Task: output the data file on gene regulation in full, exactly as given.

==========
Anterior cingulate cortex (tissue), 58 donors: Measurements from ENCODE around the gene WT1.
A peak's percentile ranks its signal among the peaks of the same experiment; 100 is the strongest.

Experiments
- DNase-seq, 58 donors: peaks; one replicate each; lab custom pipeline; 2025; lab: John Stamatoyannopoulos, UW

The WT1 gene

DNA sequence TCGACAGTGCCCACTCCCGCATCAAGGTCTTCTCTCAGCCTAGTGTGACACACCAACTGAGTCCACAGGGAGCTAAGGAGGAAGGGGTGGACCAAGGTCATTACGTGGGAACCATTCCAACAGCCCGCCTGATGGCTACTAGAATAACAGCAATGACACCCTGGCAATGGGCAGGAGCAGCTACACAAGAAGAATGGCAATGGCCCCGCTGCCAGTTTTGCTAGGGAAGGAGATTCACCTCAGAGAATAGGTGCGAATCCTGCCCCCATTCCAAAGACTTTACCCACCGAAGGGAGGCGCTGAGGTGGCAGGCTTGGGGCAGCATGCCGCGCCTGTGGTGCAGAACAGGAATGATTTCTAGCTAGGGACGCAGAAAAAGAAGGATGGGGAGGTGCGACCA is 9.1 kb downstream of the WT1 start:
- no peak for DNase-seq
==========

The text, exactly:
Anterior cingulate cortex (tissue), 58 donors: Measurements from ENCODE around the gene WT1.
A peak's percentile ranks its signal among the peaks of the same experiment; 100 is the strongest.

Experiments
- DNase-seq, 58 donors: peaks; one replicate each; lab custom pipeline; 2025; lab: John Stamatoyannopoulos, UW

The WT1 gene

DNA sequence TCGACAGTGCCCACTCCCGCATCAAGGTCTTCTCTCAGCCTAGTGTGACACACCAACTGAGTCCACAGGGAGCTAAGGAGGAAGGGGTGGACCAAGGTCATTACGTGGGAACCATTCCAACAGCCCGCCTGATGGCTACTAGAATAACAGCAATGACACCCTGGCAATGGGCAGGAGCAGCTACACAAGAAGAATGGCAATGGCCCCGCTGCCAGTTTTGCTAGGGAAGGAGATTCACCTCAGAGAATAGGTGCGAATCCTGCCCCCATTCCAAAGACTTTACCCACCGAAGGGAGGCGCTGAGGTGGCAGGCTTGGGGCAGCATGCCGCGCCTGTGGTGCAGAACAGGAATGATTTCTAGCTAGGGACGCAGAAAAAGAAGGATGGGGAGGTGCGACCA is 9.1 kb downstream of the WT1 start:
- no peak for DNase-seq